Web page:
As the public hearing to discuss the Badlands Motorsports Park stretched into its fifth hour on Tuesday evening, it became clear the chasm between the proponents of the Badlands Motorsports Park and the surrounding landowners opposed to the project is vast.
More than 100 concerned residents of Kneehill and Wheatland Counties, and beyond came out to share their opinions of the proposed track and resort development. The property is in Kneehill County, but borders Wheatland Country and is a few kilometres from the Hamlet of Rosebud.
Over 100 residents packed the Kneehill County public hearing to discuss the proposed Badlands Motorsports Resort. Most area residents who spoke or submitted written opinions opposed the development.
Badlands Motorsports Resort has been in the works for a number of years. The father-son team of James and Jay Zelazo have completed an Area Structure Plan for the facility that include reports on land use impacts and noise. The meeting was an opportunity for resident for and against the project to state their position in person or through written submissions to council. Council had initially approved the first reading of the Area Structure Plan on March 12.
Leading up to the meeting, the County had received 86 written submissions, 85 of which were opposed to the development. Reasons cited included environmental concerns, noise concerns, and worries about interference with farming and a rural way of life.
Jay Zalazo, president and CEO of the project explained that in 2005 he saw the need for a facility in Alberta and Western Canada. He said motorsports is growing throughout North America and these types of facilities are sustainable.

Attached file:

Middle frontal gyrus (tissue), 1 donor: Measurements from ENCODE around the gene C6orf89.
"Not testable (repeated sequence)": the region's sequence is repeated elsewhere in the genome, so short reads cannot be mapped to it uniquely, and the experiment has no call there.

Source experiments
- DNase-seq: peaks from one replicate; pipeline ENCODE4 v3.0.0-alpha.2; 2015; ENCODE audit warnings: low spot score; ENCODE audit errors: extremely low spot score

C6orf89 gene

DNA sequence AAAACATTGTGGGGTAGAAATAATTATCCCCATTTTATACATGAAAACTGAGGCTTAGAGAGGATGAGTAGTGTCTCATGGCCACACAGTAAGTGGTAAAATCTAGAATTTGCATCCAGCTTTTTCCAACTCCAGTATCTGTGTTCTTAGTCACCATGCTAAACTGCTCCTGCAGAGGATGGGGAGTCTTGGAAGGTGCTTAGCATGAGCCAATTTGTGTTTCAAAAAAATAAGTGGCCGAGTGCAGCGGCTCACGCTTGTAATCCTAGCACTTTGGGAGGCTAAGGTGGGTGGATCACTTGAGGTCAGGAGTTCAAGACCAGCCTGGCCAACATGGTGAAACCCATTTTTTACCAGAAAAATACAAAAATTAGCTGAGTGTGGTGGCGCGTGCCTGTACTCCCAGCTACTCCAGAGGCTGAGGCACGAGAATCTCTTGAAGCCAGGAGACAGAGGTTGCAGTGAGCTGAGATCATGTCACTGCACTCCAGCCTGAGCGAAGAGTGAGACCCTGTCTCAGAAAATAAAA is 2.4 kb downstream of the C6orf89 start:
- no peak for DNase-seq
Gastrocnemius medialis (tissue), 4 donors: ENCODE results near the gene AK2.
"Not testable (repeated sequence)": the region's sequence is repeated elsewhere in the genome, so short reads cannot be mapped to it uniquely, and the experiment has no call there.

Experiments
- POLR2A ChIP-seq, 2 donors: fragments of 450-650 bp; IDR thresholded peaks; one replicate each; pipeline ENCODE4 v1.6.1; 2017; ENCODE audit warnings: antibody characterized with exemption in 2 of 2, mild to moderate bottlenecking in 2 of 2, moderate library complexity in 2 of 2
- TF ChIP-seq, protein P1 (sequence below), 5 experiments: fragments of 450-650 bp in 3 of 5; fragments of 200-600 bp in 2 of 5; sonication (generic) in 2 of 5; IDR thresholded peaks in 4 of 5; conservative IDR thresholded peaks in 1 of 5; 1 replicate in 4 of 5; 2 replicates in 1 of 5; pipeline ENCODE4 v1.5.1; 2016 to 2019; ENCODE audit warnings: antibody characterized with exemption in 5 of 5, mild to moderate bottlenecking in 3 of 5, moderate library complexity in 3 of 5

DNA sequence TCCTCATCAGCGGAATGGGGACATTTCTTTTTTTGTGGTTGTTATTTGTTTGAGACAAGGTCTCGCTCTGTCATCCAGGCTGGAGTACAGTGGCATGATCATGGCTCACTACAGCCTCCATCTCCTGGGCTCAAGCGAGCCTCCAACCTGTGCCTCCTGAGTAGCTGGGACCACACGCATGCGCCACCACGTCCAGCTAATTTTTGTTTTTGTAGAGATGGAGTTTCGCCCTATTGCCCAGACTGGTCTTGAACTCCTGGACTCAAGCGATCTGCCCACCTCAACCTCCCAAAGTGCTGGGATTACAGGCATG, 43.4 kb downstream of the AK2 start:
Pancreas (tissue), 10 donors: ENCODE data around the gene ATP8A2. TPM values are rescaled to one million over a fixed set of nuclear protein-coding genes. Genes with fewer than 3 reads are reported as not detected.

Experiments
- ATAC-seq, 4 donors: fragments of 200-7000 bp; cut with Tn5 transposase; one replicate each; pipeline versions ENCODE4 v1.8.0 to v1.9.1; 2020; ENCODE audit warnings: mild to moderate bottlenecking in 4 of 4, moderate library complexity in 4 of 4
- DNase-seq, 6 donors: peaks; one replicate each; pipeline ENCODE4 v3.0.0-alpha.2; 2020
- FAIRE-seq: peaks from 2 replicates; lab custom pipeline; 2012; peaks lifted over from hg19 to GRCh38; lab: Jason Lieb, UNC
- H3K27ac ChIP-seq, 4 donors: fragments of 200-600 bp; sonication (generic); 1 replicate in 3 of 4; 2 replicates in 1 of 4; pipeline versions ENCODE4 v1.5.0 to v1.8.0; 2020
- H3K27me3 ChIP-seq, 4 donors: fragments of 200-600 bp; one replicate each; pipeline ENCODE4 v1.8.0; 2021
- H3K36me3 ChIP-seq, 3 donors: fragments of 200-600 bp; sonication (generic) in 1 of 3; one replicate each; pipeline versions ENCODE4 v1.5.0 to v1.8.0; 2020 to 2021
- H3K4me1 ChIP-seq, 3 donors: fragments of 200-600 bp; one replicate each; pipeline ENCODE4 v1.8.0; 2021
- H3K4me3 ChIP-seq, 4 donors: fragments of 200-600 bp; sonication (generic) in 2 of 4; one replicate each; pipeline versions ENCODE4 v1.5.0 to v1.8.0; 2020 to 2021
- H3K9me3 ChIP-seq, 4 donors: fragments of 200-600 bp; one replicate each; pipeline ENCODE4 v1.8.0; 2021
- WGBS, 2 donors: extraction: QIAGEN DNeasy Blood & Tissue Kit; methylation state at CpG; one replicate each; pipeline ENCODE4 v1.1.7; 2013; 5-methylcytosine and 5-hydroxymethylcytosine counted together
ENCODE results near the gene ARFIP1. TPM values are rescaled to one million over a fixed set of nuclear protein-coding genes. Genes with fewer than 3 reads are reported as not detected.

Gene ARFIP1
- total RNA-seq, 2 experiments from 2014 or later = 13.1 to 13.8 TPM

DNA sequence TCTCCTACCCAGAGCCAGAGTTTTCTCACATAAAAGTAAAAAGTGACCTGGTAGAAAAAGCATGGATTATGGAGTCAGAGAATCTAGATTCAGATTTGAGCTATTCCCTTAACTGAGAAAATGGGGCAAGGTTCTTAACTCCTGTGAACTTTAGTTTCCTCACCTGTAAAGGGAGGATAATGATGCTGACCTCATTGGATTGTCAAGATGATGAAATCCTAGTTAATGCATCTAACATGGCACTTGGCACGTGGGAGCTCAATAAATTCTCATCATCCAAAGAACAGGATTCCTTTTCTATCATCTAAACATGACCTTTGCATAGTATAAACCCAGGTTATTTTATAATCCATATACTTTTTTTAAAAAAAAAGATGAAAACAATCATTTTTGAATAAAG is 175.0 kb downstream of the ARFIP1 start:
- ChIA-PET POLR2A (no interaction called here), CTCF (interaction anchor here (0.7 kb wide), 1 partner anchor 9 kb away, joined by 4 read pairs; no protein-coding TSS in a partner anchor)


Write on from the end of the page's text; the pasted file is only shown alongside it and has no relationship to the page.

He also addressed noise concerns stating that most of the vehicles on the track would be typical road cars and that it “could not be a noisy facility, because it would detract from the facility.”
He goes on to say the development wants to accentuate the environmental beauty of the site. Save for the track, development would not be in the valley part of the property, but in areas already farmed.
He adds the project would go a long way to promoting economic sustainability by creating a resort that could spur longer visits and development of the tourism industry.
About 10 oral submissions from supporters of the track were heard. Some motorsports enthusiasts came from outside of the area, while others were from surrounding communities.
Cindy Amos, interim executive director of Canadian Badlands, made an oral submission in support of the track. She said as an emerging iconic tourism destination they support unique and signature projects and Badlands “thinks it is a tremendous opportunity for the community.”
The message from residents was a resounding no. The meeting was moved to a larger venue in response to turnout and council made a motion to extend the meeting to accommodate each person who chose to make oral submissions.
The Area Structure Plan included a Biophysical Impact Assessment. Opposition quickly pointed out dozens of plants and animals known in the area that were not included in the report. Some are threatened species and others are listed as a special concern.
“The proposal will destroy the biodiversity of part of this valley,” said scientist Geoff Holroyd, who spoke on behalf of opposing residents.
Rosebud resident Paul Lassen, pointed out what he perceived as problems with the Environmental Noise Impact Assessment. He explained the conclusions showed an average sound level, but did not show maximum levels.
The meeting extended until shortly after 6 p.m. with emotional pleas from residents, at times breaking down during their presentation.
“This project will steal something very valuable to me,” said Elaine Belamy.
Richard Clark described the project as an island in the middle of an ocean of opposition, and pointed out to the council, that the development is against spirit of the County’s Municipal Development Plan.
Jim Clark had a simple message to council.
“Don’t sell us down the racetrack.”